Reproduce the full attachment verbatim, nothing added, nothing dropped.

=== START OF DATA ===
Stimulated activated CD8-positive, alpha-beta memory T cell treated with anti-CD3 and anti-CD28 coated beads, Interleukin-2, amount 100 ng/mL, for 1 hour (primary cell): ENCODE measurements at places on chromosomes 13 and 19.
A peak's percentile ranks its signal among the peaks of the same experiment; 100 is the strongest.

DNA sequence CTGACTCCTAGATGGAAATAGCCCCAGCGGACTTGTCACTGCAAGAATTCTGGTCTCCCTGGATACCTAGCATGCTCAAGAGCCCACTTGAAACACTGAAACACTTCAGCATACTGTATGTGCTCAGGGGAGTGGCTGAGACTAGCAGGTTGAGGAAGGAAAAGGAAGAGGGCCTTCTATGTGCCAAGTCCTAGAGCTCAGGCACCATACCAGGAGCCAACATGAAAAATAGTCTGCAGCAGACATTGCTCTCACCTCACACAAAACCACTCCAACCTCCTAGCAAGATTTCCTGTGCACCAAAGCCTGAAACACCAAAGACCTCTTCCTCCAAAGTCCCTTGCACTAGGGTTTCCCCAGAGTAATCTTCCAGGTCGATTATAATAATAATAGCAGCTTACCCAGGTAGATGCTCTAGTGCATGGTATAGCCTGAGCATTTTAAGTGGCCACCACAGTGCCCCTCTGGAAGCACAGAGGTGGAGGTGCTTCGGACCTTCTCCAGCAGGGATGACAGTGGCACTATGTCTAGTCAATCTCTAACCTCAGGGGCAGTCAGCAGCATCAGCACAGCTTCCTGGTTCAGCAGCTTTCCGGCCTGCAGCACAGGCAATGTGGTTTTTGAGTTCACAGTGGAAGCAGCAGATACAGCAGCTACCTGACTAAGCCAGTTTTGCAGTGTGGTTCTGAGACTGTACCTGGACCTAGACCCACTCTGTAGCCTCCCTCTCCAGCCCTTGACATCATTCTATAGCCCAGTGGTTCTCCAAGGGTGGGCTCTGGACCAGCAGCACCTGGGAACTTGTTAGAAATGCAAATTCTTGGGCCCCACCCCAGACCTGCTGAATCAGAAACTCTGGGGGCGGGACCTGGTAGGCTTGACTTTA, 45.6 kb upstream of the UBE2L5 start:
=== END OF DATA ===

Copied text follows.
Stimulated activated CD8-positive, alpha-beta memory T cell treated with anti-CD3 and anti-CD28 coated beads, Interleukin-2, amount 100 ng/mL, for 1 hour (primary cell): ENCODE measurements at places on chromosomes 13 and 19.
A peak's percentile ranks its signal among the peaks of the same experiment; 100 is the strongest.

DNA sequence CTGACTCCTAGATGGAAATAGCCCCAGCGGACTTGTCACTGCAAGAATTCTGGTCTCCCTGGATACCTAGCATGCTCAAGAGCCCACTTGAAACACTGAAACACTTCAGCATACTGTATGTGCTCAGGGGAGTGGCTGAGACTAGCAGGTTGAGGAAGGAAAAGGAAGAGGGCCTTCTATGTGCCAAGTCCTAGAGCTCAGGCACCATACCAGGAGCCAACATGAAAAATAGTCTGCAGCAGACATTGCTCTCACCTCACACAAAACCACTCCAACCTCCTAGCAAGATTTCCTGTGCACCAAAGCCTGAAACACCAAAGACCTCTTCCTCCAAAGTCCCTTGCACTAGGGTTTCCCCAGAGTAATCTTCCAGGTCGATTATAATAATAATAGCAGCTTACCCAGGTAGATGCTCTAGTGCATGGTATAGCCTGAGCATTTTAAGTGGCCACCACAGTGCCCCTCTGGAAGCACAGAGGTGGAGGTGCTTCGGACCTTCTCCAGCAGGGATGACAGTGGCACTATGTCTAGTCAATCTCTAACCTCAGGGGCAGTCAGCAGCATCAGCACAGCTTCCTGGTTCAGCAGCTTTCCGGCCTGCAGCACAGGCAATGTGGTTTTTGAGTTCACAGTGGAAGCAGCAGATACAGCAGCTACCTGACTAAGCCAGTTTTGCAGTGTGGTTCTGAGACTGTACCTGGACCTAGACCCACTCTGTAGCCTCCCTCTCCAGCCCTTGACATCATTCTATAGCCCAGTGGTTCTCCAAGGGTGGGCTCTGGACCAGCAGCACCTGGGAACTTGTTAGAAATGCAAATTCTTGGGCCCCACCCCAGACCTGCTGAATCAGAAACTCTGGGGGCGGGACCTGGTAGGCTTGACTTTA, 45.6 kb upstream of the UBE2L5 start: